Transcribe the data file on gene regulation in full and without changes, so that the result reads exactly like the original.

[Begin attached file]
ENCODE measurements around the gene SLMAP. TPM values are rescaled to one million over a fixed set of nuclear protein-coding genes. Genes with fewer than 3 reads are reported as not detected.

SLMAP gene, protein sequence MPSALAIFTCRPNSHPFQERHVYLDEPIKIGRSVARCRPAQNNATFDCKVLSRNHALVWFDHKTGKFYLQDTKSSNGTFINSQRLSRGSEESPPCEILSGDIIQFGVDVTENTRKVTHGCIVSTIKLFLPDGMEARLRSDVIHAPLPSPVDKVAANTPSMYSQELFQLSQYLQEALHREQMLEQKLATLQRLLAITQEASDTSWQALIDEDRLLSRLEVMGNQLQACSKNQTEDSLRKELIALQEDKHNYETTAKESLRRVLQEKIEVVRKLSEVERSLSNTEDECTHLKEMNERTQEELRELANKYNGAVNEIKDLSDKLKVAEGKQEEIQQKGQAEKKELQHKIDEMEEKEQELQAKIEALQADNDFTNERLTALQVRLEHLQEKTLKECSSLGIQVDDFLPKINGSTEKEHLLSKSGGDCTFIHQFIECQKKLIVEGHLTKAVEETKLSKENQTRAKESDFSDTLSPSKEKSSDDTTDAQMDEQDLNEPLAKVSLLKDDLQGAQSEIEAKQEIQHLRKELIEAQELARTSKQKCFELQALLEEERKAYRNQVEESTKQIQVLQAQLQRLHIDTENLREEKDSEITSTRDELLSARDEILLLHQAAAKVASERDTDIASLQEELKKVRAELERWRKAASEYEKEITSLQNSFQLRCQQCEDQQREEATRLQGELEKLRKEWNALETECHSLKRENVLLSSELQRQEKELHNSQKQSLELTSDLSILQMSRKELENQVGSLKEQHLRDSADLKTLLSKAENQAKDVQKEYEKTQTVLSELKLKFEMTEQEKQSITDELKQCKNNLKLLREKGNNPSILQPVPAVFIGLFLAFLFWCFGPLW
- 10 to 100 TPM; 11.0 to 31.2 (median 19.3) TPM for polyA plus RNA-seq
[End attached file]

ENCODE measurements around the gene SLMAP. TPM values are rescaled to one million over a fixed set of nuclear protein-coding genes. Genes with fewer than 3 reads are reported as not detected.

SLMAP gene, protein sequence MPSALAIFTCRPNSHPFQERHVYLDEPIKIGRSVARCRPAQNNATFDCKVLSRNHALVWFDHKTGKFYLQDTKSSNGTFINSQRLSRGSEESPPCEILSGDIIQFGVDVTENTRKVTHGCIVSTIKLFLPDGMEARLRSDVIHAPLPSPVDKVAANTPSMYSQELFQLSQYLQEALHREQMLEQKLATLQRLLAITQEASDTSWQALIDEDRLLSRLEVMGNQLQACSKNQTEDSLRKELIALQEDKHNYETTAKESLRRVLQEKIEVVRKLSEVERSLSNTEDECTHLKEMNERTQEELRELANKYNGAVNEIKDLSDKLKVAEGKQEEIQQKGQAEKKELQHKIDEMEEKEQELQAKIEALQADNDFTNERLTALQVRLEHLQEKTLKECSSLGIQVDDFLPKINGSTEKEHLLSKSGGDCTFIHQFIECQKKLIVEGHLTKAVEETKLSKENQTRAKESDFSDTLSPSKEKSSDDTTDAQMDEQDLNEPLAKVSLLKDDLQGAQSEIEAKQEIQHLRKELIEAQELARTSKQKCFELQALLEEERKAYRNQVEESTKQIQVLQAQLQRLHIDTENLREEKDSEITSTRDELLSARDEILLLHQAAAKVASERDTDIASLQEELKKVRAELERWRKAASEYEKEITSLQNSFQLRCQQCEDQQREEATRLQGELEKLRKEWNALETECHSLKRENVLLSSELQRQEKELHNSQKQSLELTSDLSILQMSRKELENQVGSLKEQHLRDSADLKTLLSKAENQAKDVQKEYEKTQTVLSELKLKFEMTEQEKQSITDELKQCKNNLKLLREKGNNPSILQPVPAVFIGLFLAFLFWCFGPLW
- 10 to 100 TPM; 11.0 to 31.2 (median 19.3) TPM for polyA plus RNA-seq